5. Set a schedule and study everyday. Remember, slow and steady wins the race. Plan daily activities (see a movie, exercise, etc) to reward yourself and break up the monotony.

6. Set realistic goals. You will have approximately one month to study for boards after your second year. You will already be burned out from final exams. Set daily attainable goals that you can reach. By using this approach, you will minimize frustration and feel better about your progress.

7. When forming your schedule, weight the study intervals for each subject according to available days of study and emphasis on the boards. For example, the boards are pathology intensive, so if you allot yourself 1 week to study for pathology and anatomy, you would probably study 5 days for pathology and 2 days for anatomy.

8. Once you have planned out your study schedule, stick to it. If you have set aside 5 days for pathology and you find that you have not completed the material by day 5, move on. Falling behind and trying to play catch up with your schedule will lead to panic and frustration. Remember, the key to success is to know what you know.

The Plan for Step 1

Part 1: Comprehensive

1. First Aid for the USMLE Step 1, Amin et al
This is a "must have." If you only studied one text (we don't recommend that strategy), this would have to be it. It is a comprehensive source of high yield facts written in a format which lends itself to memorization (ie. plenty of mnemonics and associations). A must have source!!

2. Medical Boards Step 1 Made Ridiculously Simple, Carl
While not as highly ranked as First Aid, this is also an excellent text for memorization, with material presented in chart format.

Part 2: Individual Subjects

1. Anatomy
High Yield Series
These books (Gross Anatomy, Embryology, and Neuroanatomy) consistently receive high rankings. We highly recommend the Embryology portion of the series. However, anatomy is not an extremely high yield portion of Step 1. Therefore, we personally found the Neuroanatomy and Anatomy texts of this series to be a bit overkill. Unless you have an inordinate amount of time, consider the Made Ridiculously Simple series for Anatomy and Neuroanatomy.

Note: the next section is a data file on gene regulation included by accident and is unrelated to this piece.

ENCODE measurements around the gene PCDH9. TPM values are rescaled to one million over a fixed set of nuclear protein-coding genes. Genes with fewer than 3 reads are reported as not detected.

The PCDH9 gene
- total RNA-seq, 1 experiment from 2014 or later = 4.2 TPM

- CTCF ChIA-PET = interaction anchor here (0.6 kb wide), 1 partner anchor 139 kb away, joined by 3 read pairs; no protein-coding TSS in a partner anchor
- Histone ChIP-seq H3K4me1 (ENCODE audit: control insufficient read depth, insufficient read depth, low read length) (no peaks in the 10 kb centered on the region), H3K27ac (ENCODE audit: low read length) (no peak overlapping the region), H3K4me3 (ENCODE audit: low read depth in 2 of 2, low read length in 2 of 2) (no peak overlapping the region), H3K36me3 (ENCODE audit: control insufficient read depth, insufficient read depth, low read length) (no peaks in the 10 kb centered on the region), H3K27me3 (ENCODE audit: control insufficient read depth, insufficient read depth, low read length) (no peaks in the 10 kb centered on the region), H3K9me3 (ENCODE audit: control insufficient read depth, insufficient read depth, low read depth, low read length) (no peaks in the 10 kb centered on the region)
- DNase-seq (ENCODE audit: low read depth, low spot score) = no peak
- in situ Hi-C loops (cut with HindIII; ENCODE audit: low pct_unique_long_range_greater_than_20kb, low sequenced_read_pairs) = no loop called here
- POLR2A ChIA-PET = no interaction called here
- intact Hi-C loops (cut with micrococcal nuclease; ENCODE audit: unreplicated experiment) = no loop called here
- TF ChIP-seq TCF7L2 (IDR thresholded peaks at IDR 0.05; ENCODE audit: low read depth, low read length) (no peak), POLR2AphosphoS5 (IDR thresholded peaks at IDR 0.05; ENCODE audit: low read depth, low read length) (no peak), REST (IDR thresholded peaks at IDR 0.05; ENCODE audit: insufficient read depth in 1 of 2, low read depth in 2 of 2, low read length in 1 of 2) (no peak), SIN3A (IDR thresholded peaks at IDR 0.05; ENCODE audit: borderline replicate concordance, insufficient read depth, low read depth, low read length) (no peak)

2. Behavioral Science
High Yield Behavioral Science, Faden
Excellent source of testable material in the field of Behavioral Science.
Underground Clinical Vignettes: Behavioral Science An excellent series in its entirety, we particularly recommend the Behavioral Science portion for use in conjunction with High Yield.

3. Biochemistry- There are two different approaches to studying Biochem, one for the extremely motivated student and one for those pushed for time.
Lippincott's Illustrated Review of Biochemistry
A very thorough, in-depth review of Biochemistry. This is best used during your course, but if studied diligently will prepare you well for the Biochem questions on the Boards.
Clinical Biochemistry Made Ridiculously Simple, Goldberg
A quick review to help you avoid missing obvious Biochemistry questions on the Boards.

4. Microbiology
Clinical Microbiology Made Ridiculously Simple, Gladwin
Your review of Microbiology should, in our opinion, begin and end with this great text.

5. Pathology
Board Review Series for Pathology, Schneider
An excellent review that we recommend covering at least twice before Step 1. Pathology is by far the most intensely covered subject on the Boards.

6. Pharmacology
Lippincott's Illustrated Review of Pharmacology
An excellent and thorough review of Pharmacology for the motivated student.
Pharmcards
Flashcard format. Very strong Pharm review and may serve as a break from traditional text if you are getting "bogged down."

7. Physiology
Board Review Series Physiology, Costanzo
Possibly the least tested subject on the Boards. This text provides a strong, short review of Physiology.

Part 3: Questions

1. NMS Review for USMLE Step 1, Lazo
We found this book to be consistently the best reviewed. It consists of 4 sets of 200 questions which, although not directly representing Board format, provide a strong review as well as knowledge assessment.

This completes our study guide for USMLE Step 1. Good luck.

USMLE Step 2



The USMLE Step 2 exam may be the most underestimated of all steps for "the boards." Although the overwhelming majority of U.S. medical students pass the exam, the test is difficult and many actually find that their scores drop dramatically in comparison to Step 1. We at dr2b.com realize that one of the problems with advisory books on the USMLE is that they are vague, general references often written by authors who have not even taken the exam about which they are writing. The plan that we provide here is specific, attainable, and proven to not only help you pass the exam but hopefully to help you do well.
Of course, like any other study plan, we cannot guarantee performance simply because it is up to the individual to perform in the actual test. However, we back this specific study plan because we feel that (combined with a solid third year clerk experience) it offers a solid review of salient, "testable" material. Furthermore, although we recommend longer blocks of preparation, this plan can be and has been done in the two weeks allotted in the adage "1 month for Step 1, 2 weeks for Step 2, and 3 days for Step 3."